What we are seeing today in Georgia is a broken democracy. When the main opposition leader is dragged out of his party’s headquarters on the direct orders of the government, the country has said goodbye to democracy. 

What has happened in Georgia is not a sudden development. This has been developing and escalating ever since the country’s lone oligarch, Bidzina Ivanishvili – a man who made his fortune in Russia in the 1990s – took power in 2012. At that point, Georgia’s spectacular success in fighting corruption, creating economic growth and increased prosperity – all of which began in the wake of the 2003 Rose Revolution – came to an end.

Since Ivanishivili’s rise to power, Georgia’s democracy has been, step-by-step, undermined. The hope over the last eight years of Ivanishvili’s formal and informal rule has been that the Georgian vision of belonging to Europe, and not being a satellite of Vladimir Putin’s post-Soviet sphere of influence, should be stronger than the authoritarian instincts of Ivanishvili and his Georgian Dream party.  

Bidzina Ivanishvili speaks during a joint news conference in Tbilisi. Ivanishvili made his fortune in the 1990s in Russia with investments in metals, real estate, and banking. At the time a Russian citizen, Ivanishvili returned to Georgia shortly before the 2003 Rose Revolution. EPA-EFE//ZURAB KURTSIKIDZE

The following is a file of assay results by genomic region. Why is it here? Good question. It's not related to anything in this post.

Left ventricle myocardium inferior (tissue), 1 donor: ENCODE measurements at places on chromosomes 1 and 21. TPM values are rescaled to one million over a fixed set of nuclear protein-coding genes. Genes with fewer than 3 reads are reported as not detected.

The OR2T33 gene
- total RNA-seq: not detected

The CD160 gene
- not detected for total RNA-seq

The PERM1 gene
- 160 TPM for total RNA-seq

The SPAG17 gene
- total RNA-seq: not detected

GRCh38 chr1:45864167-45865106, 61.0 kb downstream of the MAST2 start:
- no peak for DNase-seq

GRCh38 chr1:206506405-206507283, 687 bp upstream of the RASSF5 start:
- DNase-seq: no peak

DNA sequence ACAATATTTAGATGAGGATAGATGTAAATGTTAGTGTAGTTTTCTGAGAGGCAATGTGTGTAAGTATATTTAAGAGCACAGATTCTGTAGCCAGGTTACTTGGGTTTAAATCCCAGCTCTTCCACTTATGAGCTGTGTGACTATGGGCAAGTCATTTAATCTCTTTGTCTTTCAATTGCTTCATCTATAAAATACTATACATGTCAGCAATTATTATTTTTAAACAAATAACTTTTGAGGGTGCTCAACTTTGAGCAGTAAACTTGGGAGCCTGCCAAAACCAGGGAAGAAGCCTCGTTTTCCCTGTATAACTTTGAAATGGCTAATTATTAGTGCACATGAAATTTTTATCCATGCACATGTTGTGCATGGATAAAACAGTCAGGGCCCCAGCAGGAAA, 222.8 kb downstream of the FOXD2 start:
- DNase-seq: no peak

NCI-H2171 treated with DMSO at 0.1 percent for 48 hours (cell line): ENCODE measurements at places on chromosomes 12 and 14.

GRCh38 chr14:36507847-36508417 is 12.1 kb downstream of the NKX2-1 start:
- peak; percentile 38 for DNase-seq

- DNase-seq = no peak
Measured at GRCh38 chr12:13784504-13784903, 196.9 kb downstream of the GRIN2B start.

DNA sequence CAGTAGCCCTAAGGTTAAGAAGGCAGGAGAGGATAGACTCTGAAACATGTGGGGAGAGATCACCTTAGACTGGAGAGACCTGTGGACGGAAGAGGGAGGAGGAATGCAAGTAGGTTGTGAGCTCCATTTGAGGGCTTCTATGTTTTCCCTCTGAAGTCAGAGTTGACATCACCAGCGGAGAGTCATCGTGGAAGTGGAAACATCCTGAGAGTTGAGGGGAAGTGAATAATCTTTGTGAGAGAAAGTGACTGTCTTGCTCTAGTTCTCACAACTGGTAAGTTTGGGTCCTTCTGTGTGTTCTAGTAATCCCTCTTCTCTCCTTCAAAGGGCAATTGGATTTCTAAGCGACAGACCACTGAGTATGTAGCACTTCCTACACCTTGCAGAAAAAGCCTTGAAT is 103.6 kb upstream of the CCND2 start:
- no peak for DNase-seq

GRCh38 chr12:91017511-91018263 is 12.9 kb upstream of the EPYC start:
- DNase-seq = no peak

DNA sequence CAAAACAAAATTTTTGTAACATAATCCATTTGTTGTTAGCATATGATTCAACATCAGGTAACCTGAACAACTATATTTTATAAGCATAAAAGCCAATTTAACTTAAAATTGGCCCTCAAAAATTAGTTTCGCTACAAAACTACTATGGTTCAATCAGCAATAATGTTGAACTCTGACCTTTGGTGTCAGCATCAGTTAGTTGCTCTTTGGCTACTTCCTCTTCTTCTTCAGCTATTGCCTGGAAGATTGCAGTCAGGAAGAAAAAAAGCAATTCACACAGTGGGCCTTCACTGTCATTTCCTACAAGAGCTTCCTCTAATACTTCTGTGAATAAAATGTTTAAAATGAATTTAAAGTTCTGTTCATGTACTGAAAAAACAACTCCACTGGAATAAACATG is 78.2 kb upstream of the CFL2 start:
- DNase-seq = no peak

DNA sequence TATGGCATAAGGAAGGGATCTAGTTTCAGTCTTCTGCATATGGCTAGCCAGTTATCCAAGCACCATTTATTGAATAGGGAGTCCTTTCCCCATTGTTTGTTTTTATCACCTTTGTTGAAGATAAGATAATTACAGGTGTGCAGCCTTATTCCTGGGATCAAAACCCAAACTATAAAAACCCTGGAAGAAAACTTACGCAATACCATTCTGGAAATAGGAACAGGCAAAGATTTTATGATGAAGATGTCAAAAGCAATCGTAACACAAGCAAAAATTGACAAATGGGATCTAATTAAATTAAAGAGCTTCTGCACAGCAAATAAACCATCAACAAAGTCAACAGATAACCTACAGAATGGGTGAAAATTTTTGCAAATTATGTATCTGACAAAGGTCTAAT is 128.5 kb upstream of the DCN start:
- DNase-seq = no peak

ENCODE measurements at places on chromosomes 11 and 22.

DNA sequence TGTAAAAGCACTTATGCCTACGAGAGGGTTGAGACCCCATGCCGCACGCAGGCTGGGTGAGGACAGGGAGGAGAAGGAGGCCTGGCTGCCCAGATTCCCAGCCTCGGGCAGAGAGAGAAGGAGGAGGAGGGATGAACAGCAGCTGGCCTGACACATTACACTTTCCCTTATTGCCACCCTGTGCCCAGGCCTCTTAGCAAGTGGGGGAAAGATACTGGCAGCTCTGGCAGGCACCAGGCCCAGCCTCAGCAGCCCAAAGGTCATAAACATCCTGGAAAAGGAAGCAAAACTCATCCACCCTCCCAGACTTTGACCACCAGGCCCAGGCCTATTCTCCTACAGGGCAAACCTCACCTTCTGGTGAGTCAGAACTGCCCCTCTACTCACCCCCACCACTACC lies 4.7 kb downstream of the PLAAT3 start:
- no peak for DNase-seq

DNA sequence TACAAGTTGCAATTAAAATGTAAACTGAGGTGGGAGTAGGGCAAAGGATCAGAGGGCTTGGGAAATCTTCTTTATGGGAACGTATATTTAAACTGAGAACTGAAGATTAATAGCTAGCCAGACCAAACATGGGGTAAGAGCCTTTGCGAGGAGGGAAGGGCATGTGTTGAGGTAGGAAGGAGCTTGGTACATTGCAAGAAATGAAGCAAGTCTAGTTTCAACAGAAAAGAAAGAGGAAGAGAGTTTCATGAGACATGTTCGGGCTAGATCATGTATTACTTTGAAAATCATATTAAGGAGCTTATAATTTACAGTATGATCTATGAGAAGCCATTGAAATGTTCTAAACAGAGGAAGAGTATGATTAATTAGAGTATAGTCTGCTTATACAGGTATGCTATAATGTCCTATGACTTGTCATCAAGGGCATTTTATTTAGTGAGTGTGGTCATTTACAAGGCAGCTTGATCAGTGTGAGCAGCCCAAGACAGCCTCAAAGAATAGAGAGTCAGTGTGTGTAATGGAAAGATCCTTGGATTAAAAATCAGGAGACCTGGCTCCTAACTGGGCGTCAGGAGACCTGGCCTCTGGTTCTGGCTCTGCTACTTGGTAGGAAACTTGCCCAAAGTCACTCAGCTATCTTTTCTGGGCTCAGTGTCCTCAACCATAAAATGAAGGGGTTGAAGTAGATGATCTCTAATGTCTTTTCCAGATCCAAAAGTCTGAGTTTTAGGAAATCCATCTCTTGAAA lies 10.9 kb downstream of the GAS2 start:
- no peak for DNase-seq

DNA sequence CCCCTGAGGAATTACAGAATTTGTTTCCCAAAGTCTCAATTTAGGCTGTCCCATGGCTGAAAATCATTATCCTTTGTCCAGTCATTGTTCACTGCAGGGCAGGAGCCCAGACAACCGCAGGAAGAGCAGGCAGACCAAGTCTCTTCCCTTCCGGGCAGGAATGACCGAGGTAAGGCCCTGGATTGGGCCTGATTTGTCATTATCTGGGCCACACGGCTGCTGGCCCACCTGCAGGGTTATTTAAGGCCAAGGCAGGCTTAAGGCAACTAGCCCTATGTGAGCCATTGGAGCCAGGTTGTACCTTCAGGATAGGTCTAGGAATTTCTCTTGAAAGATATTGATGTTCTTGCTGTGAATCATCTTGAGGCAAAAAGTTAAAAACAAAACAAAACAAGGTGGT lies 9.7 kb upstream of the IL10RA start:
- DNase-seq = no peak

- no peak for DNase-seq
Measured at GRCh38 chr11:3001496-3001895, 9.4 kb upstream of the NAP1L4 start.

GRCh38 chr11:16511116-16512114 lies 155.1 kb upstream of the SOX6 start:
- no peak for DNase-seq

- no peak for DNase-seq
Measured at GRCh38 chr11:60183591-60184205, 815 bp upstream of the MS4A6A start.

Opposition leaders have in the past been jailed and held in detention, without trials, but Europe’s reactions have always been firm and in the end, they have been freed. Elections have been manipulated, but they have at least taken place and have ultimately proven to be a problem for the governing party they have been forced to rig the results as well as persecute the opposition and crackdown on the independent media. 

In order to stabilize democracy and clarify the need for the rule of law, the EU has offered cooperation and a closer relationship, but it hasn’t helped. The Georgian government is now, instead, ruling the law and blocking democracy. 

The EU must stand firm, otherwise, Georgia risks turning into a new Belarus. It must first call halt the police brutality against the opposition and the immediate release of their leader, Nika Melia. Furthermore, it must also call for an independent inquiry to look into the issue of the rule of law within the Georgian institutions to secure their independence. A new mission regarding human rights needs to be appointed in order to secure broad support for how said rights are defended and democracy safeguarded. 

If the Georgian government does not listen, the EU must clarify that it will end the Association Agreement that came into force in 2016 as well as the visa-free travel regimen that came into being in 2017. If the Georgian government says goodbye to democracy. it must understand that it also says goodbye to the European Union.


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